By not standing up for an oppressed person you are by default oppressing them. Silence is a form of oppression. Gandhi once said that choosing not to speak is choosing to speak and choosing not to act is choosing to act. If you hear someone make a racist joke and stay silent, you are taking part in that form of oppression. You are just as much of an oppressor as the person making the joke because you are allowing that person to oppress others.

Again, there is no gray area. You either oppress or you stand up for the oppressed. You have to choose a side.

Let’s bring this back to the initial statement—if you aren’t willing to stand up for everyone, you can’t stand up for anyone.

You must be willing to stand up for every oppressed person in order to break the system of oppression. If you stay silent with even one person, you have become a part of systemic oppression and that fact alone limits your ability to truly stand up for anyone.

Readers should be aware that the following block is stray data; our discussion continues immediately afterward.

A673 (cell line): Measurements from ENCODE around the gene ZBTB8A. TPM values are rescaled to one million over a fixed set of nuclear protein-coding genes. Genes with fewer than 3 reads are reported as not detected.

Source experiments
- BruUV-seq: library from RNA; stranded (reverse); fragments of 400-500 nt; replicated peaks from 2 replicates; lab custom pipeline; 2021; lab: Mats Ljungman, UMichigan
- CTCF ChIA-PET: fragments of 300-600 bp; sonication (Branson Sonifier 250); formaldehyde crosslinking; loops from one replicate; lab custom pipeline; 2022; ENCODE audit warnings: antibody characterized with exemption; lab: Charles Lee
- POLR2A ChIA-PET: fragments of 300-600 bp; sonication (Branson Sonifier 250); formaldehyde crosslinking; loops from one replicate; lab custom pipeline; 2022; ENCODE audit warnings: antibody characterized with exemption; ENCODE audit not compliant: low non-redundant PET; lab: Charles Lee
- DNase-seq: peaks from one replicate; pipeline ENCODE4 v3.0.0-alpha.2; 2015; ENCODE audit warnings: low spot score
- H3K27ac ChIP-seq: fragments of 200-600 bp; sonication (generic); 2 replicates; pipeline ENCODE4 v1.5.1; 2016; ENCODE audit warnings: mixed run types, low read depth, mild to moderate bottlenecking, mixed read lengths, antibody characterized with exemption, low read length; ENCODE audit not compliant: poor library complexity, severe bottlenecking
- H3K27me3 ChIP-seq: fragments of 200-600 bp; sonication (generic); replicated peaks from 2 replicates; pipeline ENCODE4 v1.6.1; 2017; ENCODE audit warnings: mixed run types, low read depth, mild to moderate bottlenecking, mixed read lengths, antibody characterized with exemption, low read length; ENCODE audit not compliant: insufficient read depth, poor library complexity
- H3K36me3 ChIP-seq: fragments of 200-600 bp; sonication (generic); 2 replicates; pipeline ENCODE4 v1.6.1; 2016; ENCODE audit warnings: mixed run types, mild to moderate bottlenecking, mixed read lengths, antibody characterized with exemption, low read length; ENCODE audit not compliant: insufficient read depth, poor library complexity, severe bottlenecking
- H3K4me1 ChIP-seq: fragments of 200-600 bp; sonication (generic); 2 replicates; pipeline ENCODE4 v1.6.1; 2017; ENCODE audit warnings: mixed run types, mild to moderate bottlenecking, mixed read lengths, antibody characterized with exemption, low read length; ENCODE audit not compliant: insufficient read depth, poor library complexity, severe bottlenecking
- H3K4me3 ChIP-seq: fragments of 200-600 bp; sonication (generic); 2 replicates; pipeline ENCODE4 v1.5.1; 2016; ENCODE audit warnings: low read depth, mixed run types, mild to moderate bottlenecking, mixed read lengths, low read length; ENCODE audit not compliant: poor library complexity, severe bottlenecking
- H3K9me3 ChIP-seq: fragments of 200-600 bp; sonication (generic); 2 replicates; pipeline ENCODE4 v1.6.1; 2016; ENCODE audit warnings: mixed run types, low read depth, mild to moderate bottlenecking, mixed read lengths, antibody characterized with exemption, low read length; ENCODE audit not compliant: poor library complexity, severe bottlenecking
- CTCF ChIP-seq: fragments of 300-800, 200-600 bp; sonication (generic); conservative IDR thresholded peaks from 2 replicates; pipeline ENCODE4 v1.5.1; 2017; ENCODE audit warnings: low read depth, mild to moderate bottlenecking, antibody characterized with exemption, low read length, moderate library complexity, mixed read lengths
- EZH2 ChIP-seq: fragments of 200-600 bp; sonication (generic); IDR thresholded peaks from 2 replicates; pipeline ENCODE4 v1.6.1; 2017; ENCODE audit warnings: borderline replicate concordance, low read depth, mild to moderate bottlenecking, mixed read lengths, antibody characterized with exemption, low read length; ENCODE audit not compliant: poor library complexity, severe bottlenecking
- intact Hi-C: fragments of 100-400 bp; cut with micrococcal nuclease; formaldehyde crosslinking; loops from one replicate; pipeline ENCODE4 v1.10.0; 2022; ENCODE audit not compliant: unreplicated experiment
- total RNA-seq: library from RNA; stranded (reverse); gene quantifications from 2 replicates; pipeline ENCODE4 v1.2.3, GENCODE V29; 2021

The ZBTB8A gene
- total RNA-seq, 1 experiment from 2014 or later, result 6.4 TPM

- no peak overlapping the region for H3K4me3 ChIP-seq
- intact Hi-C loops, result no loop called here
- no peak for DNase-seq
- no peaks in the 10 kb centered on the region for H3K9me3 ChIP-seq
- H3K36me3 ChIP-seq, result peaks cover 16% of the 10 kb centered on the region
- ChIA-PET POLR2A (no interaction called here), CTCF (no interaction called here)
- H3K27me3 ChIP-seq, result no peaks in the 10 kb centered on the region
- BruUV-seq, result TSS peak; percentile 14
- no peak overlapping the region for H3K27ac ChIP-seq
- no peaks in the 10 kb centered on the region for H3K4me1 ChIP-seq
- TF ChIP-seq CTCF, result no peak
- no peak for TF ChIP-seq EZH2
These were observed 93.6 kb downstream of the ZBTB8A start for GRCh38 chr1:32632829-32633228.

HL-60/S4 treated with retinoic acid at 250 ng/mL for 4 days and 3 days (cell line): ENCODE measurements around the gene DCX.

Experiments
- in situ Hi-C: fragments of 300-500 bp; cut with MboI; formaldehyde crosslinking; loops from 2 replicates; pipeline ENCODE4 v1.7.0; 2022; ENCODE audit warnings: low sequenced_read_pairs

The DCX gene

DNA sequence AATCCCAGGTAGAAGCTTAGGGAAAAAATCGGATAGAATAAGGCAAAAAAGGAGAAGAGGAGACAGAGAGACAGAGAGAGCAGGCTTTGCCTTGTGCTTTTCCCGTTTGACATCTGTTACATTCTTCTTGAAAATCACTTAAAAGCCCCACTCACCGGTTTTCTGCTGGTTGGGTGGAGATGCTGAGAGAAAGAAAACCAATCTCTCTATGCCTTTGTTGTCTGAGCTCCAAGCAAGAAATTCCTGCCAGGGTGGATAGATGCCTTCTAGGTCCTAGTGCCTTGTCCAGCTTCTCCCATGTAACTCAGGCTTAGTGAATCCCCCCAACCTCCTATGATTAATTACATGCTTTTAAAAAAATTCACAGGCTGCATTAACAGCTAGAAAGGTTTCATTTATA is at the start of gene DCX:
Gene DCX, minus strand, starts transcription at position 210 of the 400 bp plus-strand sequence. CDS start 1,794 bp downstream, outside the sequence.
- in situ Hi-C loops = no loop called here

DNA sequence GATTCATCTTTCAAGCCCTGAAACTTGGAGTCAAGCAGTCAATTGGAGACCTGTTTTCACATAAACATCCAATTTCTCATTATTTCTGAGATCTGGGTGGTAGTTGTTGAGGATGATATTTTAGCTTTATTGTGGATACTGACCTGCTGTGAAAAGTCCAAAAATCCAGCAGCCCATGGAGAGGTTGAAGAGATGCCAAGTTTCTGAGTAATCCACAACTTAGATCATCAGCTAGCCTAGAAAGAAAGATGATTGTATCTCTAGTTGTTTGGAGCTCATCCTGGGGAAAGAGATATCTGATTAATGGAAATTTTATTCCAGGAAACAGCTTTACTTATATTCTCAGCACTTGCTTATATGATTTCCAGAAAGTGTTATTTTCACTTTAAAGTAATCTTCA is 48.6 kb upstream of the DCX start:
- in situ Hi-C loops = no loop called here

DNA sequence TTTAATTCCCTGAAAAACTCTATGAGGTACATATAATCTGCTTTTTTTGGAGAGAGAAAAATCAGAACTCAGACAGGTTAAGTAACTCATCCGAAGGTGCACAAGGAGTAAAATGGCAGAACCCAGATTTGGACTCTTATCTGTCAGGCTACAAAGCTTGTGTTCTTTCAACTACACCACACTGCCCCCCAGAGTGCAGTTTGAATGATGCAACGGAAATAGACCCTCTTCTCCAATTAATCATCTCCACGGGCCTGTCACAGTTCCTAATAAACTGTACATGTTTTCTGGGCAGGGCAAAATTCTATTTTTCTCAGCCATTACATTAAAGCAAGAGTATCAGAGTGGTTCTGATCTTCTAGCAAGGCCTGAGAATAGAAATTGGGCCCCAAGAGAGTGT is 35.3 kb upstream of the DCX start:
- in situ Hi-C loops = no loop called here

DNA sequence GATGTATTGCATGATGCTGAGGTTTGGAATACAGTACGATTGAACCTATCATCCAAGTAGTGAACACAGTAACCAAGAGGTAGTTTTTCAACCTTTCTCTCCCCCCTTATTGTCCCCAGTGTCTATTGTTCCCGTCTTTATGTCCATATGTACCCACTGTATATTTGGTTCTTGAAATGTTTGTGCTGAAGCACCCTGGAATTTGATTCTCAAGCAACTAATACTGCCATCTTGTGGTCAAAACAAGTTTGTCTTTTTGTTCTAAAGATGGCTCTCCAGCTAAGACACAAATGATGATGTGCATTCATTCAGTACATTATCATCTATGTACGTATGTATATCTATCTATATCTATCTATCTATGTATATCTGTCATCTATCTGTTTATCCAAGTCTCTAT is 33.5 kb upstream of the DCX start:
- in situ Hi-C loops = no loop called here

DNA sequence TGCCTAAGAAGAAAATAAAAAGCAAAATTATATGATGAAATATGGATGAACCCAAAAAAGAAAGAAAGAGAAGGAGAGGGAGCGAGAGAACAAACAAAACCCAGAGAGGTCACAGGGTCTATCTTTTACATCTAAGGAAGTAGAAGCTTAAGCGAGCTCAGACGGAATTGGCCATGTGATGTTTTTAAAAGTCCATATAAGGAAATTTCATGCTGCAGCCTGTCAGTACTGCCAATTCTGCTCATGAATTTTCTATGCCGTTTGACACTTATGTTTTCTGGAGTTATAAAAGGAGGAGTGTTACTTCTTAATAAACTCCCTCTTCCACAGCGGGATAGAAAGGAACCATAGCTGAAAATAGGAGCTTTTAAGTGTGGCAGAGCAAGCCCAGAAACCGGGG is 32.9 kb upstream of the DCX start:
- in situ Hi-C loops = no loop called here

In a similar vein, what if I said that if you aren’t willing to love everyone, you can’t truly love anyone?

If your love is limited to certain people and not others, if it is conditionally based on the person you are choosing to love or not love, if it is not broad, then is it really, truly love?

I truly believe that our love is meant for everyone, and if we limit this love then we are not using love in the way it was meant to be used. In the same way, I believe that we are meant to stand up for everyone who is oppressed. So if we only choose to stand up for certain people, then we are not using our ability to help people in the way we were meant to do.

That is the problem.

So now I say more confidently—if you aren’t willing to stand up for everyone, you can’t stand up for anyone.

 

Let's Go Dutch

By JC Mitchell